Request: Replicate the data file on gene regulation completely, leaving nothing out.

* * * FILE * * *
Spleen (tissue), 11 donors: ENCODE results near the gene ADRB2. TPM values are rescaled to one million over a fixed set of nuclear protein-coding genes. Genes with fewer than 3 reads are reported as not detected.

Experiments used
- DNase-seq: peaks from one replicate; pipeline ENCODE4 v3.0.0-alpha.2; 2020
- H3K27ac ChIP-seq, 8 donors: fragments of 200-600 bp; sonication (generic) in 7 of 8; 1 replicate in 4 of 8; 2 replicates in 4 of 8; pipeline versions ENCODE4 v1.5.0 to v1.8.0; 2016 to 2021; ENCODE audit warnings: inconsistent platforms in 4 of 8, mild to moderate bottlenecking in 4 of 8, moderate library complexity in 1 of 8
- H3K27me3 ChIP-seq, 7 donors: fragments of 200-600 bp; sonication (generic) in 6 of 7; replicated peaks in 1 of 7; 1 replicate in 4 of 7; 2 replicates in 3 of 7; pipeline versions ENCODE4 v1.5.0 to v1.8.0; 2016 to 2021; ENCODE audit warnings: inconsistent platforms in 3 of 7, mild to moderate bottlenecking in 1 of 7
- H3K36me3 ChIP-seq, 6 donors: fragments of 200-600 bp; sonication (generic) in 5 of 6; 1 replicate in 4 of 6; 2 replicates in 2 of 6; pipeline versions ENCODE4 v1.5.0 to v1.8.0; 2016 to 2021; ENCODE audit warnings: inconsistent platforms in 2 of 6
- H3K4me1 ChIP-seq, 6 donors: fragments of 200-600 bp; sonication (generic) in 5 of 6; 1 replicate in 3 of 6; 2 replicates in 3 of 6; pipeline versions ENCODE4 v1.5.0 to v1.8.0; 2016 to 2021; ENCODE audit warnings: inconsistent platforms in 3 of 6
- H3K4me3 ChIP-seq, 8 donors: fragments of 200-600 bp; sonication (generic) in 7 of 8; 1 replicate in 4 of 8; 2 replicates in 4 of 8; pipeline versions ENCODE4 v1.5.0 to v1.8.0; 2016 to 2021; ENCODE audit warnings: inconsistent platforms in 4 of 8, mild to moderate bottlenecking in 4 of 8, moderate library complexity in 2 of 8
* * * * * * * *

Spleen (tissue), 11 donors: ENCODE results near the gene ADRB2. TPM values are rescaled to one million over a fixed set of nuclear protein-coding genes. Genes with fewer than 3 reads are reported as not detected.

Experiments used
- DNase-seq: peaks from one replicate; pipeline ENCODE4 v3.0.0-alpha.2; 2020
- H3K27ac ChIP-seq, 8 donors: fragments of 200-600 bp; sonication (generic) in 7 of 8; 1 replicate in 4 of 8; 2 replicates in 4 of 8; pipeline versions ENCODE4 v1.5.0 to v1.8.0; 2016 to 2021; ENCODE audit warnings: inconsistent platforms in 4 of 8, mild to moderate bottlenecking in 4 of 8, moderate library complexity in 1 of 8
- H3K27me3 ChIP-seq, 7 donors: fragments of 200-600 bp; sonication (generic) in 6 of 7; replicated peaks in 1 of 7; 1 replicate in 4 of 7; 2 replicates in 3 of 7; pipeline versions ENCODE4 v1.5.0 to v1.8.0; 2016 to 2021; ENCODE audit warnings: inconsistent platforms in 3 of 7, mild to moderate bottlenecking in 1 of 7
- H3K36me3 ChIP-seq, 6 donors: fragments of 200-600 bp; sonication (generic) in 5 of 6; 1 replicate in 4 of 6; 2 replicates in 2 of 6; pipeline versions ENCODE4 v1.5.0 to v1.8.0; 2016 to 2021; ENCODE audit warnings: inconsistent platforms in 2 of 6
- H3K4me1 ChIP-seq, 6 donors: fragments of 200-600 bp; sonication (generic) in 5 of 6; 1 replicate in 3 of 6; 2 replicates in 3 of 6; pipeline versions ENCODE4 v1.5.0 to v1.8.0; 2016 to 2021; ENCODE audit warnings: inconsistent platforms in 3 of 6
- H3K4me3 ChIP-seq, 8 donors: fragments of 200-600 bp; sonication (generic) in 7 of 8; 1 replicate in 4 of 8; 2 replicates in 4 of 8; pipeline versions ENCODE4 v1.5.0 to v1.8.0; 2016 to 2021; ENCODE audit warnings: inconsistent platforms in 4 of 8, mild to moderate bottlenecking in 4 of 8, moderate library complexity in 2 of 8